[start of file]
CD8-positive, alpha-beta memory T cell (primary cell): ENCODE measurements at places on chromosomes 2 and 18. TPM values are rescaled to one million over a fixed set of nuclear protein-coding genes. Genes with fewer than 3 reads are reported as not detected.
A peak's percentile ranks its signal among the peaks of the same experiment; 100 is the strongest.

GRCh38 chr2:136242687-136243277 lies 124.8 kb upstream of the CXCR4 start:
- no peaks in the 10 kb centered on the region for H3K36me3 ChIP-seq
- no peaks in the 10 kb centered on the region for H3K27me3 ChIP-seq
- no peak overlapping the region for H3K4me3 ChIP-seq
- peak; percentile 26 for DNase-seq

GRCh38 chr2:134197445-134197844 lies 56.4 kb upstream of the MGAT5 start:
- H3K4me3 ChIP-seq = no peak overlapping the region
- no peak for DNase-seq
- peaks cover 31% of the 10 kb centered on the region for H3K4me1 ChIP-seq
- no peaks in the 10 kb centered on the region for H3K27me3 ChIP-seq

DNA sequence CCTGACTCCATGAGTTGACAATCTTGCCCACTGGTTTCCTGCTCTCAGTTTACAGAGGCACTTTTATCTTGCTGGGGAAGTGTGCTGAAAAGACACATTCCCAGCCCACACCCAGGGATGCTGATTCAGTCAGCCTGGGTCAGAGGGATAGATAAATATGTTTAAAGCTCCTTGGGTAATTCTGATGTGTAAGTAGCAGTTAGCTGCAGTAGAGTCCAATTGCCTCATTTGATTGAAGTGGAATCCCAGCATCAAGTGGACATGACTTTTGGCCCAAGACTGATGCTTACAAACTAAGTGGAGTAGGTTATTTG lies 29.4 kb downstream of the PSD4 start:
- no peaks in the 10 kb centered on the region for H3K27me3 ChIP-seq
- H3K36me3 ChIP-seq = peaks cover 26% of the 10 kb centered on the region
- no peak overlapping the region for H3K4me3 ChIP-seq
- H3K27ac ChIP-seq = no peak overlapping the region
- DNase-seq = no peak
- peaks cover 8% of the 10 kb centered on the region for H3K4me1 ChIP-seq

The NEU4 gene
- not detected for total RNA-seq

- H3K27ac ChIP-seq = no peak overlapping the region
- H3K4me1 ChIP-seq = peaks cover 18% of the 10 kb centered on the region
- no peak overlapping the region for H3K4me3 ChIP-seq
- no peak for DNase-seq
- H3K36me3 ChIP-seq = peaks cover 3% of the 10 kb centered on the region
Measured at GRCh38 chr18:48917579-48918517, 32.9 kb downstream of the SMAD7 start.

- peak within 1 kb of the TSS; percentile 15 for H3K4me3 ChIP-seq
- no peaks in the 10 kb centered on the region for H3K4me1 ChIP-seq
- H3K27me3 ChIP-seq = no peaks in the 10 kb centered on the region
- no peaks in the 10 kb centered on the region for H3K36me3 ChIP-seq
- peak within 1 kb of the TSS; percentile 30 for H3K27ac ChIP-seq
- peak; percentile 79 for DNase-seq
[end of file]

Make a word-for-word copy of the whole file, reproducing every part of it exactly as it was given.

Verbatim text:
CD8-positive, alpha-beta memory T cell (primary cell): ENCODE measurements at places on chromosomes 2 and 18. TPM values are rescaled to one million over a fixed set of nuclear protein-coding genes. Genes with fewer than 3 reads are reported as not detected.
A peak's percentile ranks its signal among the peaks of the same experiment; 100 is the strongest.

GRCh38 chr2:136242687-136243277 lies 124.8 kb upstream of the CXCR4 start:
- no peaks in the 10 kb centered on the region for H3K36me3 ChIP-seq
- no peaks in the 10 kb centered on the region for H3K27me3 ChIP-seq
- no peak overlapping the region for H3K4me3 ChIP-seq
- peak; percentile 26 for DNase-seq

GRCh38 chr2:134197445-134197844 lies 56.4 kb upstream of the MGAT5 start:
- H3K4me3 ChIP-seq = no peak overlapping the region
- no peak for DNase-seq
- peaks cover 31% of the 10 kb centered on the region for H3K4me1 ChIP-seq
- no peaks in the 10 kb centered on the region for H3K27me3 ChIP-seq

DNA sequence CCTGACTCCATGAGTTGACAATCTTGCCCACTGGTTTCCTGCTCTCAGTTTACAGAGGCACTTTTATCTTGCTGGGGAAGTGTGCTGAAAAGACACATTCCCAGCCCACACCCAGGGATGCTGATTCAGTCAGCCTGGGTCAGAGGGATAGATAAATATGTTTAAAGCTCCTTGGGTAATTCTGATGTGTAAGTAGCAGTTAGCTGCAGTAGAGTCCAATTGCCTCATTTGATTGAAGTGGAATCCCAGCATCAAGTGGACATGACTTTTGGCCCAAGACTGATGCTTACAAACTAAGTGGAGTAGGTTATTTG lies 29.4 kb downstream of the PSD4 start:
- no peaks in the 10 kb centered on the region for H3K27me3 ChIP-seq
- H3K36me3 ChIP-seq = peaks cover 26% of the 10 kb centered on the region
- no peak overlapping the region for H3K4me3 ChIP-seq
- H3K27ac ChIP-seq = no peak overlapping the region
- DNase-seq = no peak
- peaks cover 8% of the 10 kb centered on the region for H3K4me1 ChIP-seq

The NEU4 gene
- not detected for total RNA-seq

- H3K27ac ChIP-seq = no peak overlapping the region
- H3K4me1 ChIP-seq = peaks cover 18% of the 10 kb centered on the region
- no peak overlapping the region for H3K4me3 ChIP-seq
- no peak for DNase-seq
- H3K36me3 ChIP-seq = peaks cover 3% of the 10 kb centered on the region
Measured at GRCh38 chr18:48917579-48918517, 32.9 kb downstream of the SMAD7 start.

- peak within 1 kb of the TSS; percentile 15 for H3K4me3 ChIP-seq
- no peaks in the 10 kb centered on the region for H3K4me1 ChIP-seq
- H3K27me3 ChIP-seq = no peaks in the 10 kb centered on the region
- no peaks in the 10 kb centered on the region for H3K36me3 ChIP-seq
- peak within 1 kb of the TSS; percentile 30 for H3K27ac ChIP-seq
- peak; percentile 79 for DNase-seq